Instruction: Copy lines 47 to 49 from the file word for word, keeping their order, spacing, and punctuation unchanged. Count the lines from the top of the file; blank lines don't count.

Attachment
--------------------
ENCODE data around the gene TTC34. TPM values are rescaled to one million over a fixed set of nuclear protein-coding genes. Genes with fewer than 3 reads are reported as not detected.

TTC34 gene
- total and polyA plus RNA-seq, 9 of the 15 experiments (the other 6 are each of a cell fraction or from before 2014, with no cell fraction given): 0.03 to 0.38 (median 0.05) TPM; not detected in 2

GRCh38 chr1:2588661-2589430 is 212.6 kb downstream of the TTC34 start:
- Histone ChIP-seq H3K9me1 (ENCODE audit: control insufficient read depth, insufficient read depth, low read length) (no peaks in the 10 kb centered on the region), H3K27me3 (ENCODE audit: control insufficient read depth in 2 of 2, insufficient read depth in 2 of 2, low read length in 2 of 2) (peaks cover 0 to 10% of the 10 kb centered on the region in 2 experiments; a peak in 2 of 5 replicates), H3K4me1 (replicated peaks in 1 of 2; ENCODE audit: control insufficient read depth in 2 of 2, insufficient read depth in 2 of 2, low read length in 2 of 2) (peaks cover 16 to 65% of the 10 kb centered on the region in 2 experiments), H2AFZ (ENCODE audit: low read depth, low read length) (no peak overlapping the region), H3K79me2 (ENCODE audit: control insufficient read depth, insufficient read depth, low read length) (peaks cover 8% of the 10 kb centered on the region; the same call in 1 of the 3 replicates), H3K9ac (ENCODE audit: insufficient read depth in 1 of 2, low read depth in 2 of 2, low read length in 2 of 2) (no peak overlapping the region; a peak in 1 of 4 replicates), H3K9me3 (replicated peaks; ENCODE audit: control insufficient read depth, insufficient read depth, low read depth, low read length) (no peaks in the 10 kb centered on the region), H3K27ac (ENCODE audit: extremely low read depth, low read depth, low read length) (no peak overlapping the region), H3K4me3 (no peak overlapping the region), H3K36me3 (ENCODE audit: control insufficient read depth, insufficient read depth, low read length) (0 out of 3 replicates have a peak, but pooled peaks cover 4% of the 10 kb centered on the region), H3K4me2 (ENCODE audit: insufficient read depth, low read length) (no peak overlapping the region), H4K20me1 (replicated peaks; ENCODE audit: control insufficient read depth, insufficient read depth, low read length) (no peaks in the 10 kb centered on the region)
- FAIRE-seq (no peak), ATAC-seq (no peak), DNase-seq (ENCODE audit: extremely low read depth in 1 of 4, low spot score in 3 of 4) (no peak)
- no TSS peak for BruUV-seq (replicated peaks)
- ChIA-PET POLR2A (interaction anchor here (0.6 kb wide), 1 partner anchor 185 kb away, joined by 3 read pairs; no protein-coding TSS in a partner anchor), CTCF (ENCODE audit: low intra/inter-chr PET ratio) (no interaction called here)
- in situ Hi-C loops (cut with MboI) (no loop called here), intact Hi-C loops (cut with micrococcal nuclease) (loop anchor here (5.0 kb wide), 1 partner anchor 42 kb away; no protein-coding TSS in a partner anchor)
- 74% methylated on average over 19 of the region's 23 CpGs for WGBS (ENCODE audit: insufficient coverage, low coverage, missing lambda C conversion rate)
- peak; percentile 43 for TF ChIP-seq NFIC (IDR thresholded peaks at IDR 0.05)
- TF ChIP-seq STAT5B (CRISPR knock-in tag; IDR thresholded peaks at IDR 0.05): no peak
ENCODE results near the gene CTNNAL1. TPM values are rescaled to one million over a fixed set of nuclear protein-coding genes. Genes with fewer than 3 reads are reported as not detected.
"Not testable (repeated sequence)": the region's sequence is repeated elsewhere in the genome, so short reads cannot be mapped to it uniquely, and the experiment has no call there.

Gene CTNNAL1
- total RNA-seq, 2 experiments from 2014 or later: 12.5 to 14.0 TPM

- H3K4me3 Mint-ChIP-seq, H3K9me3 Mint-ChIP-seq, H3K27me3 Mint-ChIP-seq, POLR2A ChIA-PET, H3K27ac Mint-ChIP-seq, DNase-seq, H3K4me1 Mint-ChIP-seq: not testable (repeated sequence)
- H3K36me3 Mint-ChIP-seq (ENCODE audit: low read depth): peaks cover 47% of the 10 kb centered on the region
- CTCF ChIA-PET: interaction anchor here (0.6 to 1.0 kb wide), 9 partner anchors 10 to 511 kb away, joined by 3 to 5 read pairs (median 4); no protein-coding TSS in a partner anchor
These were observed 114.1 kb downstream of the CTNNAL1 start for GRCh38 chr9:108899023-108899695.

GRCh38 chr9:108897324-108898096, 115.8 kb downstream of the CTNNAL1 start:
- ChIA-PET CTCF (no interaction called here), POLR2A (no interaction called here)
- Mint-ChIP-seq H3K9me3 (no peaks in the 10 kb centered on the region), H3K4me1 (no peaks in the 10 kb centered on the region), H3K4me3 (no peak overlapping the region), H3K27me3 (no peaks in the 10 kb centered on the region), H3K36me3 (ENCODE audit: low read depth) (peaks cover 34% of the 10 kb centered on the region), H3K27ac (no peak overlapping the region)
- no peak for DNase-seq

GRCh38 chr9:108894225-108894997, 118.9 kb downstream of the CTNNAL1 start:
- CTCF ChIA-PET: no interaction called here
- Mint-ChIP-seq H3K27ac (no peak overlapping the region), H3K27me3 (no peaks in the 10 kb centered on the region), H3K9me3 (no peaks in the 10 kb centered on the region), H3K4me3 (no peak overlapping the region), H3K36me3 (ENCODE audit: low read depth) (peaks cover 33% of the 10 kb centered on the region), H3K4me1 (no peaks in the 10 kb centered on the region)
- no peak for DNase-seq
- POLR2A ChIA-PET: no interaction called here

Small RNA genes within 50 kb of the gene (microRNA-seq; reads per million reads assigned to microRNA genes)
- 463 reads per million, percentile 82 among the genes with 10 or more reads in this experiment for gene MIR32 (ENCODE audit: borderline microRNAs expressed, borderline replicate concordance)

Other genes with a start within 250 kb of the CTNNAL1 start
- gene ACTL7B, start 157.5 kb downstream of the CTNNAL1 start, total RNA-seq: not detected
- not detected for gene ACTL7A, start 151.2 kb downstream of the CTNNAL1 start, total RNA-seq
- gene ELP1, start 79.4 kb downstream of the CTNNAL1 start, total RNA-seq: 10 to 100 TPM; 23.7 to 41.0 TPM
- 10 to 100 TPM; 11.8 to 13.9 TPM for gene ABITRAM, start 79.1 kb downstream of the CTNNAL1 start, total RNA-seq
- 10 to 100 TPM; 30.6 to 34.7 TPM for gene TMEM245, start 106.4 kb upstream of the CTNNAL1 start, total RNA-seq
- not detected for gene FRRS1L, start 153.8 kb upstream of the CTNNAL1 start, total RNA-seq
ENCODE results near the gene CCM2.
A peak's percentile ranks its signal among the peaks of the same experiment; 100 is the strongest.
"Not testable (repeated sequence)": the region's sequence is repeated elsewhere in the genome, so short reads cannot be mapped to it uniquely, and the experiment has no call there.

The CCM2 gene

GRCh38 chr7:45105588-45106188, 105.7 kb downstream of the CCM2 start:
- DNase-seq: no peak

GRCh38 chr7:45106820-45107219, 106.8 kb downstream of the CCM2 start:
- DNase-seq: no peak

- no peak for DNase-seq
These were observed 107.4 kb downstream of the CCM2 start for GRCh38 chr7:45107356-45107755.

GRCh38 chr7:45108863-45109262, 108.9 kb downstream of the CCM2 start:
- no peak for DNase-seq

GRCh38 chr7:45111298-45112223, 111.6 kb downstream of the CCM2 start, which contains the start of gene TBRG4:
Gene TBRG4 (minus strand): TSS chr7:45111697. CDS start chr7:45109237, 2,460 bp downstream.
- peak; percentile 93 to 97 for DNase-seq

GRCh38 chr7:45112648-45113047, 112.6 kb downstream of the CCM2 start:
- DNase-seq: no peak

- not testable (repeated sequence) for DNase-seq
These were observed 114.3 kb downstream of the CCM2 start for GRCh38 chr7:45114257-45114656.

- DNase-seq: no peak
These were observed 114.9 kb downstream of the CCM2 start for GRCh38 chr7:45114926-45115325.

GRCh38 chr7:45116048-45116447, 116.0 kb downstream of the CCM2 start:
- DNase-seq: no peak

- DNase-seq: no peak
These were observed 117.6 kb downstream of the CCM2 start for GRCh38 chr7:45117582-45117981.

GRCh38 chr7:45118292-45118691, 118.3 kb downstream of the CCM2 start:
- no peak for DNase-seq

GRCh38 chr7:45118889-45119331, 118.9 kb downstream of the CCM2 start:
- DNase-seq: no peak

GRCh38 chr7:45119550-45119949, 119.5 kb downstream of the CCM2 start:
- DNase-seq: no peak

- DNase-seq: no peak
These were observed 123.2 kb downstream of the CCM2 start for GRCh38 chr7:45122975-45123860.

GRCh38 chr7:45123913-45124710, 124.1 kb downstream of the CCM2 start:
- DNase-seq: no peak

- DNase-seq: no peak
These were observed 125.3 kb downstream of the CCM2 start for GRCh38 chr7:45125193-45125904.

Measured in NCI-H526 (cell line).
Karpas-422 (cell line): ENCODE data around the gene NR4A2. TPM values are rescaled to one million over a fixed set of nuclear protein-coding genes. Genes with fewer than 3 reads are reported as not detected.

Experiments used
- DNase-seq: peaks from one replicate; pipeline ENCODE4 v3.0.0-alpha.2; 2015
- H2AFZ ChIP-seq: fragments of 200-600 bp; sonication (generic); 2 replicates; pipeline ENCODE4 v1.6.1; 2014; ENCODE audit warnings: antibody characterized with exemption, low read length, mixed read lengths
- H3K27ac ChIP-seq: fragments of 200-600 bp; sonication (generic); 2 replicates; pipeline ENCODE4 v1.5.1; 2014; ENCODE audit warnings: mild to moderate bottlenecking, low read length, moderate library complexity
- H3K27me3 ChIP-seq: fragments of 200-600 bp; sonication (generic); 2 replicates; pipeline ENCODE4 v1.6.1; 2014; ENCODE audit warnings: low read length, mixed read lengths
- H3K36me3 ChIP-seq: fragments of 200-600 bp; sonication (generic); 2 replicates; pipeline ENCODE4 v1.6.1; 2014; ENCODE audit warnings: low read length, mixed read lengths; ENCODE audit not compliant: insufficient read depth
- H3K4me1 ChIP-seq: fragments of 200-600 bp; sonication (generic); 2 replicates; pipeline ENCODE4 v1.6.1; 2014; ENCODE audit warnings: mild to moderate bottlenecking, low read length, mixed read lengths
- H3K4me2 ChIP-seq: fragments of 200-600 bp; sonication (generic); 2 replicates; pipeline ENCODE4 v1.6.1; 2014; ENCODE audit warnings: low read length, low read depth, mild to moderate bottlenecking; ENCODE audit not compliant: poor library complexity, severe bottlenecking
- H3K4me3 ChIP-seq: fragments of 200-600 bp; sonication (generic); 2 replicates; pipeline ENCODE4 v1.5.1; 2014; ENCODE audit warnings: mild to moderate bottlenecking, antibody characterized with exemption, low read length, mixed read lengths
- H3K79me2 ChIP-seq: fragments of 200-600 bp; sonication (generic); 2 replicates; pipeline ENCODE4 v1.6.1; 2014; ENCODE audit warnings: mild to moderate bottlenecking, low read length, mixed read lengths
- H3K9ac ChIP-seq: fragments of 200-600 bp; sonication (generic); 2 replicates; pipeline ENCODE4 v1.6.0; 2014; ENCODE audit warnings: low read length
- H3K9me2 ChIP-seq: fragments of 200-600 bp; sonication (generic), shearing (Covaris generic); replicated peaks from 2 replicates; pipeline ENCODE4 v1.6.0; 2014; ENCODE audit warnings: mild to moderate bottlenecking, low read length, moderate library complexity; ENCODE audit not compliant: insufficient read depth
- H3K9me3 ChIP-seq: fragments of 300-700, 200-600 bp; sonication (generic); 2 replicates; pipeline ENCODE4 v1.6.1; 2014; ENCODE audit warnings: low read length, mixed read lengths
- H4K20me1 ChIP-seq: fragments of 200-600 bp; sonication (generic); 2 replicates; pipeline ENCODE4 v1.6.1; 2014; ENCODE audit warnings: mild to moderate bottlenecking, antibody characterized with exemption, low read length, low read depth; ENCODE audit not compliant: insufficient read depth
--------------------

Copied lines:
- no peak for DNase-seq
These were observed 107.4 kb downstream of the CCM2 start for GRCh38 chr7:45107356-45107755.

GRCh38 chr7:45108863-45109262, 108.9 kb downstream of the CCM2 start: